Ah hah, get ready for the big surprise. I made a few phone calls and fired off a few emails to very qualified publishing and writing professionals, including Frank Wilson, blogger and book critic for the Philadelphia Inquirer, who described book reviewers as a “dying breed” because of disappearing outlets in which to ply their trade. He and other reviewers confirmed that if you offer a reviewer $300, in all likelihood that reviewer will jump through a hoop of fire to get the job. (Happy face: the reviewer!) Remember, book reviewers have to work for ever decreasing wages these days. The squeeze is on. Oh, and don’t forget to insist on samples of their published reviews before you commit. Pay more…or less, depending on the length of your manuscript. Think about just how much time will be involved.
What you want is a hard hitting, unflinching review between 500 and 750 words long. Don’t give any background info on yourself or a synopsis a reviewer can use like Cliff’s Notes. (What!) Make it clear that you are paying for a page-1-to-THE END read. Shell out half upfront. Half on completion. Or better, 100% upon completion if you can pull that off. You’ll put the match to the hoop of fire!
Yes, you might get bad news. (No hope…sigh.) You might get good news. (You’re flying high now, Baby!) More likely, you’ll get something in between. (Dial 911! Time to call a manuscript doctor!) Most important, what your $300 has bought you is a reality check. Cheap at twice the price, I’d say. What a deal!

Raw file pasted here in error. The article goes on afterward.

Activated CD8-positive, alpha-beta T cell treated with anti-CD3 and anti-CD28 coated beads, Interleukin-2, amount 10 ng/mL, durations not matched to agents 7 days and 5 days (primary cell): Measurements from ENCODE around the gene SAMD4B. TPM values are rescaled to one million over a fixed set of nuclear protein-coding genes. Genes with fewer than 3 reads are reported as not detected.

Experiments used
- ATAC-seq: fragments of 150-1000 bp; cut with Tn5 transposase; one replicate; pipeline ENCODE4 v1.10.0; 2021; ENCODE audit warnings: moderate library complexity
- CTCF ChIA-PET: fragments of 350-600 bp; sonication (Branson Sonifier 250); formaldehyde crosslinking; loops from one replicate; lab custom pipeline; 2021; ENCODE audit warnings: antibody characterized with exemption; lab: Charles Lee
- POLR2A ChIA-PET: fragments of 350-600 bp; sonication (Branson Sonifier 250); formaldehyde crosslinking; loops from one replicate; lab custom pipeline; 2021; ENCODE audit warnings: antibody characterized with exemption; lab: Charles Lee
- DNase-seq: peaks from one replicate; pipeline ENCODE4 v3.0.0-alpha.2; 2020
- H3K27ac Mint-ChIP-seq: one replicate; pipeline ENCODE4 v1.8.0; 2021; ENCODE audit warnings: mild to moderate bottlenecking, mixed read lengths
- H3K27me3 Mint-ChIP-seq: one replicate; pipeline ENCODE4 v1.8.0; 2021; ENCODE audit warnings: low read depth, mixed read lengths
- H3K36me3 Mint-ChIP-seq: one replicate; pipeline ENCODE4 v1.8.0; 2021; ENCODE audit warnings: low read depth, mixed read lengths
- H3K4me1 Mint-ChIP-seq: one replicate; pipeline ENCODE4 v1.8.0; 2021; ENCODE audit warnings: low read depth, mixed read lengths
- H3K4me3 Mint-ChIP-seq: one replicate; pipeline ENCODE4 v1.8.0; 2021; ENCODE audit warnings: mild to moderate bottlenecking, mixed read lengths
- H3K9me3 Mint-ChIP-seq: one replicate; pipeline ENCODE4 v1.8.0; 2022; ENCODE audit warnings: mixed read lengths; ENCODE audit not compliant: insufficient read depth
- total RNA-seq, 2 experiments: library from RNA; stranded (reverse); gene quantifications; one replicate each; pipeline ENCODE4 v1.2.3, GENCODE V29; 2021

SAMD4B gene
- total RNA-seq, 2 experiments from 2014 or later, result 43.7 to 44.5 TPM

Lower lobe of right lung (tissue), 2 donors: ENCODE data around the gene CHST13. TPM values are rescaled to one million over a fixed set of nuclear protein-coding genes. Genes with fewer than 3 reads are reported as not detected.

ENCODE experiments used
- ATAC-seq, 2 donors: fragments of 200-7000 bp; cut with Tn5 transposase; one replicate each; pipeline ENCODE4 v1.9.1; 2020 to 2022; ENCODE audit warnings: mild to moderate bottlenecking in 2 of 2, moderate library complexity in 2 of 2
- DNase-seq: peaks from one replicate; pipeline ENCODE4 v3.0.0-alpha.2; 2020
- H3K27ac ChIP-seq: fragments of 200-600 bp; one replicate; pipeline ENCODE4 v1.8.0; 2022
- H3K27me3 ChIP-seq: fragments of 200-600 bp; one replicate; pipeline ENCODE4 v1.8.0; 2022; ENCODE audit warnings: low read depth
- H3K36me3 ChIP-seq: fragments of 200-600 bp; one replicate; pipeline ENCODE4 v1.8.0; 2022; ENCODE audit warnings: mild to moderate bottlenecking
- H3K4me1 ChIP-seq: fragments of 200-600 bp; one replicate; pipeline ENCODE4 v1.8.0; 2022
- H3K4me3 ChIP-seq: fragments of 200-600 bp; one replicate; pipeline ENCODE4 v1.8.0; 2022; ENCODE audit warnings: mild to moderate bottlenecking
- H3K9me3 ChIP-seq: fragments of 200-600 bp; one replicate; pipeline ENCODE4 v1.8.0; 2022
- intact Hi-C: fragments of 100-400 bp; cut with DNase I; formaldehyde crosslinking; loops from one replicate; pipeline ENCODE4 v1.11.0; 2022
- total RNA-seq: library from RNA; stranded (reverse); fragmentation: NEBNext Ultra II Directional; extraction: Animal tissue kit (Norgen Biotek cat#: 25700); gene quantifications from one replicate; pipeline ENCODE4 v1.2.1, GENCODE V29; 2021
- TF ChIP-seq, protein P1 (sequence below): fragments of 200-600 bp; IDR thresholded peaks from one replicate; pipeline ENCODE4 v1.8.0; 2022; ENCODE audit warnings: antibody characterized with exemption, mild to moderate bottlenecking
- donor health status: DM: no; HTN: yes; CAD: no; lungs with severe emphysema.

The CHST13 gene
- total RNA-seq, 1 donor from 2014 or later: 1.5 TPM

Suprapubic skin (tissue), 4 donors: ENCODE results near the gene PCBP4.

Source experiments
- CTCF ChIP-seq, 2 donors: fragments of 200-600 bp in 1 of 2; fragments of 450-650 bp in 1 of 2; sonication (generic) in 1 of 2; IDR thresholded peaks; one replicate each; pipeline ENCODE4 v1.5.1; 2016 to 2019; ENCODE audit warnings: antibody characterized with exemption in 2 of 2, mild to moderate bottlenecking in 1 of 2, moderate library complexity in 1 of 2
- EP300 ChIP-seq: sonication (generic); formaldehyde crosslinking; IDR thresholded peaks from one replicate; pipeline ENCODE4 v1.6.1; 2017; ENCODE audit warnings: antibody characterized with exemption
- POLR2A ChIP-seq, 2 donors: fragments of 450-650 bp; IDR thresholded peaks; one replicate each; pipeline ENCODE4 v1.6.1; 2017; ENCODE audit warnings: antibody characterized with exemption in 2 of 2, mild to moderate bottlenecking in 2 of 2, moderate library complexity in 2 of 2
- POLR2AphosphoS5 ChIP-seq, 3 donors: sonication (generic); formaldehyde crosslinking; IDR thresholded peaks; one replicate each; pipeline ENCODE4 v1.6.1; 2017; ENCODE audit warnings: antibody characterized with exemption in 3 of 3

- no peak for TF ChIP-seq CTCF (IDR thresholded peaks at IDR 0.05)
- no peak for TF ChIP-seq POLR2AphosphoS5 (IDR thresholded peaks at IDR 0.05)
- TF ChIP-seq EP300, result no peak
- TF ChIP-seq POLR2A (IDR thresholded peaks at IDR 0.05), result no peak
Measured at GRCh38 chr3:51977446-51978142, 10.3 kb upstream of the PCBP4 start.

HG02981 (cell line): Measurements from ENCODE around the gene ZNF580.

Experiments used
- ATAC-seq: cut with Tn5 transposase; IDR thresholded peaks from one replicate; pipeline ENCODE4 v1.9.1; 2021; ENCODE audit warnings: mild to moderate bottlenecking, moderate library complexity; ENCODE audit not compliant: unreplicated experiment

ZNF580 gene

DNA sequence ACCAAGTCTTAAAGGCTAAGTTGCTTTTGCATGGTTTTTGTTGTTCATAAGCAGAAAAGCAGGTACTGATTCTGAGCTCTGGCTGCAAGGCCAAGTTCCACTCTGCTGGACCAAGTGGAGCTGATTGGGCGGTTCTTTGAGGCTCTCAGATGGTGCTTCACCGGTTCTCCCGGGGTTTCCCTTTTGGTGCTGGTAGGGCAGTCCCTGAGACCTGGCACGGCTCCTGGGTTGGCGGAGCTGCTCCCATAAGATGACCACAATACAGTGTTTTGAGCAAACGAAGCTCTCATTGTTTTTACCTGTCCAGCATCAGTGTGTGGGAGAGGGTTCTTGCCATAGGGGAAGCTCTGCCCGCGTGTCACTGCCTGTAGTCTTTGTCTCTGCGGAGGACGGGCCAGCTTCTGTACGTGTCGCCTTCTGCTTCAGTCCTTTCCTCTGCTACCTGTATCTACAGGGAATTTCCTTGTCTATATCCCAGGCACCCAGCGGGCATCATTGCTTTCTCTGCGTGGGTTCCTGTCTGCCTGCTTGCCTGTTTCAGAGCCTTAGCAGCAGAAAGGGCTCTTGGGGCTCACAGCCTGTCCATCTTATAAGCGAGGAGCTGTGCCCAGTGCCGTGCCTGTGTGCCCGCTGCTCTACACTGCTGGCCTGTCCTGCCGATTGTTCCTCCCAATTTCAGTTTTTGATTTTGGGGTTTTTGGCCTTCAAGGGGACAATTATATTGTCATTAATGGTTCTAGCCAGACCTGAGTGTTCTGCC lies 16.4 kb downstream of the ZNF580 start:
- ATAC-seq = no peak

Note from the Wicked Witch of Publishing ™: I do not read manuscripts. I am quite happy with my Get Published business, which concentrates on polishing the book submission package that literary agents and editors will see. What I will do if you are interested, is pull together a list of people I respect and put you in touch directly. Send me a private email. You always have the option, of course, of making your own contacts. You could start with the Department of English & Comparative Literature at a local college or university and ask for a referral to a book reviewer-for-hire. You’ll get some leads, maybe even the head of the department! Alternatively, email or call your local newspaper’s book critic. Money talks!